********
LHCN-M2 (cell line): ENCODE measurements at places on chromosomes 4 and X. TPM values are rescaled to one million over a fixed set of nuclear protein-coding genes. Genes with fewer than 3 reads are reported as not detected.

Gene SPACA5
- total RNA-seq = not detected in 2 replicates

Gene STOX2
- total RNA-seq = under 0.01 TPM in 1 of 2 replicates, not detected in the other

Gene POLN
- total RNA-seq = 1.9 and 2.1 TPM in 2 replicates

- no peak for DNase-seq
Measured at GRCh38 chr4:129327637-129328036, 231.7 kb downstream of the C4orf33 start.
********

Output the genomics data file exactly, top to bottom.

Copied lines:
LHCN-M2 (cell line): ENCODE measurements at places on chromosomes 4 and X. TPM values are rescaled to one million over a fixed set of nuclear protein-coding genes. Genes with fewer than 3 reads are reported as not detected.

Gene SPACA5
- total RNA-seq = not detected in 2 replicates

Gene STOX2
- total RNA-seq = under 0.01 TPM in 1 of 2 replicates, not detected in the other

Gene POLN
- total RNA-seq = 1.9 and 2.1 TPM in 2 replicates

- no peak for DNase-seq
Measured at GRCh38 chr4:129327637-129328036, 231.7 kb downstream of the C4orf33 start.